NU rank holds at 11th, drops in ‘overall’ score

Stephanie Chen

Northwestern maintained its No. 11 spot this year in U.S. News and World Report’s annual undergraduate rankings released in August.

The 2005 edition has NU sharing the No. 11 spot with Washington University in St. Louis. And although NU lagged one spot behind Ivy League schools Columbia University and Dartmouth University, it topped Ivies Brown and Cornell universities, which took 13th and 14th places.

In 2004’s list, NU fell to No. 11 from its No. 10 spot in 2003, reversing the school’s previous three-year climb in the magazine’s rankings.

Carol Lunkenheimer, dean of undergraduate admissions, said the university is pleased with this year’s solid spot in the top 25.

“It shows that we’re a strong school and continuing to pull in applicants,” she said.

Many freshmen said they considered the lists released by U.S. News and World Report and the Princeton Review in their decisions when they applied a year ago.

Communication freshman Adam Shaw said he was drawn to NU because of the university’s high ranking but also researched the individual drama programs and found that NU’s curriculum was exactly what he was seeking.

“You can’t just look at (rankings) flat,” Shaw said. “There were kids in my high school who just applied to a school and accepted whatever school ranked the highest.”

But rankings can offer comments, reviews and advice that are useful to prospective students, said Weinberg freshman Maddie Dewitt.

“A number just doesn’t provide enough information,” she said. “It’s pretty arbitrary because you might get a hot school one year and then it will drop.”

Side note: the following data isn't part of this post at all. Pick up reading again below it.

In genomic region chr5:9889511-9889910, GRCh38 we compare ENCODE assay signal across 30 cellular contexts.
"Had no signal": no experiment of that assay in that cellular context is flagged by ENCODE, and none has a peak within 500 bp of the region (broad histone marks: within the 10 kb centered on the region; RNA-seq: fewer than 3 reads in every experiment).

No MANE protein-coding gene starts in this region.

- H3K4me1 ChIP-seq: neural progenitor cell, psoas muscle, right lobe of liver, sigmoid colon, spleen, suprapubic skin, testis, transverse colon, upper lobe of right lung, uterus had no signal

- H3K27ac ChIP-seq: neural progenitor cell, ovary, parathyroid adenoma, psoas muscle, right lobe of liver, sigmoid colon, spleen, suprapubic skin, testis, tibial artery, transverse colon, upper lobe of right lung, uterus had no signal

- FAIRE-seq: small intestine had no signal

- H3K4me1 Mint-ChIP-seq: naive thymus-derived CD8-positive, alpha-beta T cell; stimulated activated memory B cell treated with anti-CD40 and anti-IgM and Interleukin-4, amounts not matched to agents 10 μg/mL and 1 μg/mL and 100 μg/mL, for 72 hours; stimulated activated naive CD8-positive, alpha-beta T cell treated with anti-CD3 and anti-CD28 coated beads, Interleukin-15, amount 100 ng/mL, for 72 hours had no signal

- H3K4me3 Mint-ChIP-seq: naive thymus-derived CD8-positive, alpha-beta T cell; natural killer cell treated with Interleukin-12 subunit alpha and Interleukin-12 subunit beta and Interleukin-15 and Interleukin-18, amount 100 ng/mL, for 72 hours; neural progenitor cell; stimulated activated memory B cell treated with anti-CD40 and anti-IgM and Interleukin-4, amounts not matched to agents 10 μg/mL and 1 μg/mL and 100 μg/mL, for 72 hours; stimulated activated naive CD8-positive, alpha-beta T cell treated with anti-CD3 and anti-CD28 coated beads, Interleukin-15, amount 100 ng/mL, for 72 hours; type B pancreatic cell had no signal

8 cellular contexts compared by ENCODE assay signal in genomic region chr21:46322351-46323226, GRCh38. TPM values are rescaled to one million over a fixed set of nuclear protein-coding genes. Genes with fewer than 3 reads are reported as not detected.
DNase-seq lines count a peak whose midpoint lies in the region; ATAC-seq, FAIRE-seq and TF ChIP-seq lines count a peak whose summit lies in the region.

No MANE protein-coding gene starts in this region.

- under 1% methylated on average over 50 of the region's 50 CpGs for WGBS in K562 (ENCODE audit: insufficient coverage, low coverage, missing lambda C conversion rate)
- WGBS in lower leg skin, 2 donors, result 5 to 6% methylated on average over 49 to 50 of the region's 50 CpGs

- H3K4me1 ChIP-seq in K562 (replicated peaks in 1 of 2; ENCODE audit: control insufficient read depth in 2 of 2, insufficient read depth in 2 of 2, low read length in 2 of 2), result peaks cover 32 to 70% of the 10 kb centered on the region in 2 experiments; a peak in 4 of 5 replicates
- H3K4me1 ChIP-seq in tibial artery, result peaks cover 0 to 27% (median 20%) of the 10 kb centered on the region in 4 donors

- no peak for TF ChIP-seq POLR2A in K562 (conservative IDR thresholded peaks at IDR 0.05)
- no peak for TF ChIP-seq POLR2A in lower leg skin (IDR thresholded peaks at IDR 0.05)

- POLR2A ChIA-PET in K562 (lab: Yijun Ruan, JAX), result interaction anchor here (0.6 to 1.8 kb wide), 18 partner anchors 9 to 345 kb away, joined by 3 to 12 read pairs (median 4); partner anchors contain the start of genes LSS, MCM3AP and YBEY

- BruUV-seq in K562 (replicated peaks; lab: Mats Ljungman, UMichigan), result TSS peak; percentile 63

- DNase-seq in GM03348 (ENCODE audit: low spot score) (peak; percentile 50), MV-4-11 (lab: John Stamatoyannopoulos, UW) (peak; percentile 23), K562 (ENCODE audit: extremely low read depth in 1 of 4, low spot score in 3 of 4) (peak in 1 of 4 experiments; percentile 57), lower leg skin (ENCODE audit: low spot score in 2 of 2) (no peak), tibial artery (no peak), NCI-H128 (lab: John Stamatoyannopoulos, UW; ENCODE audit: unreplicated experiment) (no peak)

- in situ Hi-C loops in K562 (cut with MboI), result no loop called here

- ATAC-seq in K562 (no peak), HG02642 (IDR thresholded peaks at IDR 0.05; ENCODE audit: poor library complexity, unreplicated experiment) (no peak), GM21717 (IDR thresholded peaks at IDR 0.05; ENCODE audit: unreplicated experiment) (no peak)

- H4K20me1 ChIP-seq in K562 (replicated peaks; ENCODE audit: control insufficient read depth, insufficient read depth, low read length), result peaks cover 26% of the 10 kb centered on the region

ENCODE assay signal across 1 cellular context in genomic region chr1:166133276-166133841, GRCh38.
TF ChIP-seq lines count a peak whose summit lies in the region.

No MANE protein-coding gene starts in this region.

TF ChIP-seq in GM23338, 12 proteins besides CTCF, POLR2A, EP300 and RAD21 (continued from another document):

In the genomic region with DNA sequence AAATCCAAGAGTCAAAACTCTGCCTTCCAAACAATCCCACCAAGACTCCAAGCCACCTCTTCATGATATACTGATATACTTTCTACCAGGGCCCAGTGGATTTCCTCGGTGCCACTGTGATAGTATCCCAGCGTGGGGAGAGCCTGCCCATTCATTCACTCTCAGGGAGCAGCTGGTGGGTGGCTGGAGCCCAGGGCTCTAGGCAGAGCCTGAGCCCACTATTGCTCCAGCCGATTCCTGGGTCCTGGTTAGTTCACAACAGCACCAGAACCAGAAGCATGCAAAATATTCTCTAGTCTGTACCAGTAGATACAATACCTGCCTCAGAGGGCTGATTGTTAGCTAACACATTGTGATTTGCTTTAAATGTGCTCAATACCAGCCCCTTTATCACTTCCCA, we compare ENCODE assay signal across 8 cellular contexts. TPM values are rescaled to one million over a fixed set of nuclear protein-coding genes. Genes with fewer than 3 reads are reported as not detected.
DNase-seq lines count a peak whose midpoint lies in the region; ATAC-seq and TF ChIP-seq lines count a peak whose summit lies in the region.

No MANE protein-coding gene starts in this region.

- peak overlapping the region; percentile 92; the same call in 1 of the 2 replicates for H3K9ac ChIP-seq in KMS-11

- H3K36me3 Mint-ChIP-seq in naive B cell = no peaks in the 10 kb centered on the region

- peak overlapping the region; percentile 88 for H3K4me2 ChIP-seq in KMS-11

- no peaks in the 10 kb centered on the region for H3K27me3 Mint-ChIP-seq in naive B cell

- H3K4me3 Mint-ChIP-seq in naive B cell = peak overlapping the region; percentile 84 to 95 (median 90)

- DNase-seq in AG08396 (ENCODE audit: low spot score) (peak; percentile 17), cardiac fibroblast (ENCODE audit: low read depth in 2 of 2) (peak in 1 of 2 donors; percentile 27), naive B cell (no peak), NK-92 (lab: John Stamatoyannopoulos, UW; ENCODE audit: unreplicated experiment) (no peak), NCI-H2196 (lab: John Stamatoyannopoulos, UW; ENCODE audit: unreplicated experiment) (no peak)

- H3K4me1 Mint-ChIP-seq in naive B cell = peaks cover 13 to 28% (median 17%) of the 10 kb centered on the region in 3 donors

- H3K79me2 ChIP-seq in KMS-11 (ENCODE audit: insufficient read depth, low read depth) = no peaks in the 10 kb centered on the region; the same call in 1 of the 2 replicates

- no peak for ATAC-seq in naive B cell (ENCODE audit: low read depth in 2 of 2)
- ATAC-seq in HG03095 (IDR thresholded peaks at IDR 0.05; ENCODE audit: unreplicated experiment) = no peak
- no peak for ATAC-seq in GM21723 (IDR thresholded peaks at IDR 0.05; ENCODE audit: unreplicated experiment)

Rankings were useful for Weinberg freshman and international student Karam Preet, who wanted to attend a globally-recognized school in the United States.

Created in 1983, U.S. News and World Report’s annual “America’s Best Colleges” guide is the only college guide that ranks every four-year accredited institution in the nation.

College guides like the Princeton Review’s annual “Best 357 Colleges” base their rankings almost completely on 300 surveys of students distributed at each school.

This year NU fell out of Princeton Review’s top 20 for “Best Overall Academic Experience for Undergraduates” after holding the No. 17 spot last year and the No. 1 spot in 2002.

“The big drop just shows how subjective the ranking system can be,” said Ryan Ferro, a Weinberg sophomore.

Although responses from student surveys are given 25 percent of the consideration in U.S. News and World Report’s rankings, the magazine uses other factors for judging academic quality, including student retention rates, faculty resources, incoming students’ test scores and admissions selectivity, said Richard Folkers, director of media relations for the magazine.

Folkers said the goal of the rankings is to give students and families all the information they need to make a big financial decision.

“U.S. News doesn’t care about who is up or who is down,” he added. “It’s not created to make schools feel good about themselves.”

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